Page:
The parents immediatelynotice that their children are considering them as a burden, but do their bestto not complain and go along with their children, such as obediently going tothe resort in Atami. However, disappointment and hurt begin to bleed throughtheir dialogue, as Shukichi said to his wife in a jokingly manner: “We arereally homeless now”. The death of the mother also supports Ozu’s portrait ofthe crumbling Japanese relationship. Beside the mother’s dead bed are all ofher children, who arrive just in time of her departure. The simple proverb thatKeizo says to his colleague and whispers to himself at the funeral, “Be kind toyour parents while they are alive, filial piety cannot reach beyond thegrave.
“, becomes sadly meaningless, as he is the latest to arrive. Shige alsobreaks into tears, but according to her actions after the funeral, likedemanding possessions of her late mother right after the funeral and leavingalmost immediately, those tears can just be accepted as “a sudden recognitionof the transiency of life rather than the expression of intimate grief.”2The funeral of the mother, ironically, could be the only occasion for thefather to see all his children at the same time, but as soon as the childrenfeel they have completed their duties, they rush back to their own life as soonas possible, too tangled up in their jobs. Ozu describes the changes of socialrhythm through shots of the bustling city Tokyo with building clusters, orclose-ups of smoke rising from factories along the railway, weaved among thetranquil daily life in the parents’ small town.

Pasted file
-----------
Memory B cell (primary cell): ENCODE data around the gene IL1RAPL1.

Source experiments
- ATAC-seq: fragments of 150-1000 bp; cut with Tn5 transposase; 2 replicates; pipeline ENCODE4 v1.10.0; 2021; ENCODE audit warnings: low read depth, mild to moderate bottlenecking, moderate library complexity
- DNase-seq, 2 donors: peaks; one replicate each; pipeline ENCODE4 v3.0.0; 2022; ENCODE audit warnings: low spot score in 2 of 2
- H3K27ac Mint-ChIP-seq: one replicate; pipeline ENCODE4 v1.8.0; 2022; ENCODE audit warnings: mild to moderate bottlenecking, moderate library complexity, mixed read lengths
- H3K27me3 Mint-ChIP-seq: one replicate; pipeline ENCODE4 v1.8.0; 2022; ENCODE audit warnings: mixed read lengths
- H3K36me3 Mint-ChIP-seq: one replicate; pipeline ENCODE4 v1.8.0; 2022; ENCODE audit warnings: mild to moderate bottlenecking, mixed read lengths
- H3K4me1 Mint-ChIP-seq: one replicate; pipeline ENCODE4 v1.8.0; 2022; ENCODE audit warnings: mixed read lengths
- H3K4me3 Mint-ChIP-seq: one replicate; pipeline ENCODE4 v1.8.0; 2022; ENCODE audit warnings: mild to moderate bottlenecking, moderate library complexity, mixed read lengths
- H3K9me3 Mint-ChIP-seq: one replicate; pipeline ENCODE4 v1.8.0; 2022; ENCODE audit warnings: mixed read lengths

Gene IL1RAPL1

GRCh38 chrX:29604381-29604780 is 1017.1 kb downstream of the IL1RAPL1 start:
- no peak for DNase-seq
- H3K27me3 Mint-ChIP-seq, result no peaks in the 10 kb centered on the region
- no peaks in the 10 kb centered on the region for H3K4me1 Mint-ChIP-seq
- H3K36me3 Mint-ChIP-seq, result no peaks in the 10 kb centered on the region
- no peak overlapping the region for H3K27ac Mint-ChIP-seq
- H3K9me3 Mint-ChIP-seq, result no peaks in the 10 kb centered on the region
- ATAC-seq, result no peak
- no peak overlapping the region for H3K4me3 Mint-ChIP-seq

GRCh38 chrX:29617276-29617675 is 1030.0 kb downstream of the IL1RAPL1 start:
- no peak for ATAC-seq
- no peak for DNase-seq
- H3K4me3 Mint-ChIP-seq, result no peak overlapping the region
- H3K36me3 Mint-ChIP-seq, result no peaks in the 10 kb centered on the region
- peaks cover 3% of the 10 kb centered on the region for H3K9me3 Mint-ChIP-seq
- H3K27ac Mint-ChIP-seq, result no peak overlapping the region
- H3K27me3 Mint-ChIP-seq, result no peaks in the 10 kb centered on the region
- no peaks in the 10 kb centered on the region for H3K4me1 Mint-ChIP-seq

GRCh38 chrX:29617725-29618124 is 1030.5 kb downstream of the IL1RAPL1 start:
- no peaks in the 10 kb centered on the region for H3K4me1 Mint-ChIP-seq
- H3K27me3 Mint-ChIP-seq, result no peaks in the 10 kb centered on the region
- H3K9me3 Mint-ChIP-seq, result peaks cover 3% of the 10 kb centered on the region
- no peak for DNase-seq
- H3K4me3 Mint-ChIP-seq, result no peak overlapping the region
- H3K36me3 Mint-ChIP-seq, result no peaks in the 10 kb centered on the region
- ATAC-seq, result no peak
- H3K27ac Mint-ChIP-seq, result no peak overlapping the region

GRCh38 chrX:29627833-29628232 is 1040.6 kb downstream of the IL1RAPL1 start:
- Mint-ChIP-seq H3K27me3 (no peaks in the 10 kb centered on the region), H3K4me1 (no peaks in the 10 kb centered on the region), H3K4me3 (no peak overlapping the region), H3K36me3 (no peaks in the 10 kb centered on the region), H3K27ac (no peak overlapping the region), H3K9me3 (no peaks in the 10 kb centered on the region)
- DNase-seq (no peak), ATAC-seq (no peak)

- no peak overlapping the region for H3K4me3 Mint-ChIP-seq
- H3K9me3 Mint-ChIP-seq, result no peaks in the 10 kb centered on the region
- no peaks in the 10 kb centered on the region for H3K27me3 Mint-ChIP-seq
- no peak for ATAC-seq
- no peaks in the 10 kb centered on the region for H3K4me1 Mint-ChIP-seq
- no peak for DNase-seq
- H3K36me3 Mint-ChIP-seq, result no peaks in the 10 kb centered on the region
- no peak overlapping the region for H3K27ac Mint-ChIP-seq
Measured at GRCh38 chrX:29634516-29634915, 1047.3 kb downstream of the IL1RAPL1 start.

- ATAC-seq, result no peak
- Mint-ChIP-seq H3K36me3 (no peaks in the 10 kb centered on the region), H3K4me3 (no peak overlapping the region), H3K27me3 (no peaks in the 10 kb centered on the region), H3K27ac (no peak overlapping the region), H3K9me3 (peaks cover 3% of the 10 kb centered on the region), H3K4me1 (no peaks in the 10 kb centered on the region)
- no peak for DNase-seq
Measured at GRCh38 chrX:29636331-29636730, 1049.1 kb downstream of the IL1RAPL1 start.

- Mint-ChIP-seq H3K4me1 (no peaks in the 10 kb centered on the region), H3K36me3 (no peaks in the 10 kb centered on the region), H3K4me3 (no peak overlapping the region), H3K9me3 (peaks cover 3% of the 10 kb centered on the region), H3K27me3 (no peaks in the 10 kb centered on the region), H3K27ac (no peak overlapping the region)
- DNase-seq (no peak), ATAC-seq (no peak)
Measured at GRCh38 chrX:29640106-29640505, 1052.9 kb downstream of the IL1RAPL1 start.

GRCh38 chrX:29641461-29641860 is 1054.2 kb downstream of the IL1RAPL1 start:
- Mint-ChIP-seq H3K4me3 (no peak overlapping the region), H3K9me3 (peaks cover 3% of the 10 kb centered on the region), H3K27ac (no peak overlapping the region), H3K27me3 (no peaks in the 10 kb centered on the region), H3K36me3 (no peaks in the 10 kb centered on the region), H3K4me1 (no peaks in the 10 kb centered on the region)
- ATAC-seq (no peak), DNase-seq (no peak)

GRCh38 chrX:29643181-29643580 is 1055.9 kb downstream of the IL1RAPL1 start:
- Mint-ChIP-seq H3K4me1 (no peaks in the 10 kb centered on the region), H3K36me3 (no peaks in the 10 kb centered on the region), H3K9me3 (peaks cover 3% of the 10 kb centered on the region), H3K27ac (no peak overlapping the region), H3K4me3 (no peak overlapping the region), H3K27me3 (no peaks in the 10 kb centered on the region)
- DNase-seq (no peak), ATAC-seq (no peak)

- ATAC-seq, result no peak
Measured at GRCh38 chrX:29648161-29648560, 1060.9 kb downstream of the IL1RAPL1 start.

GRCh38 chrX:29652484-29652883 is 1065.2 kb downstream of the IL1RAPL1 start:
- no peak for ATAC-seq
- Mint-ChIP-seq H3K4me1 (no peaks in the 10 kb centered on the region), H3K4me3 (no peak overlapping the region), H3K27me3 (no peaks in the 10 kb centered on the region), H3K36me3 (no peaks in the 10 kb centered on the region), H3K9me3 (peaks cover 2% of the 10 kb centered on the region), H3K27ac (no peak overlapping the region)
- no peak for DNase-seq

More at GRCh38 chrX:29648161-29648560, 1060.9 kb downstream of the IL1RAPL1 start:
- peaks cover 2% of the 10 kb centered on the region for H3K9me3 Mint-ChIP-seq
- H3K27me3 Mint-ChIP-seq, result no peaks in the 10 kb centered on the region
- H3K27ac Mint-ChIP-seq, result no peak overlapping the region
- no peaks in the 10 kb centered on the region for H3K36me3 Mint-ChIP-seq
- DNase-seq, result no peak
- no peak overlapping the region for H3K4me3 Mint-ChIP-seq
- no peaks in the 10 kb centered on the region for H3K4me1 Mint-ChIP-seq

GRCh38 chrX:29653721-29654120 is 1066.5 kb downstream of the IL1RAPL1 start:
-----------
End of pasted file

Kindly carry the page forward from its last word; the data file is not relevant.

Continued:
The crumbling family is somehowthe accurate description of the current status of the Japanese family system,as Ozu tends to transmit the whole society together with its inner problem,into the form of a family. In his films, the whole world exists in one family,a crumbling one.3 In the same year of the release of Ozu’s Tokyo Story, Keisuke Kinoshita also bringsin one of the creations that he retains deepest affection for- A Japanese Tragedy. If in Ozu’s Tokyo Story, the disintegrating relationshipsin Japanese society is compressed in a family, A Japanese Tragedy zooms out from the tragedy of a mother in hersmall family to the tragedy of the rapidly changing and deforming Japan, withinwhich Japanese family systems and its obligations saw its destruction.4The widowed mother, Haruko who lost her husband in the war, has to work as manykinds of degrading occupation in order to raise her two children Utako andSeiichi. However, as they grow up, inculcated by the false tales from theiruncle, that “their mother is off having a good time in her flashy clothes”,which leads to their lack of respect and affection for their mother, incontrast to her struggles.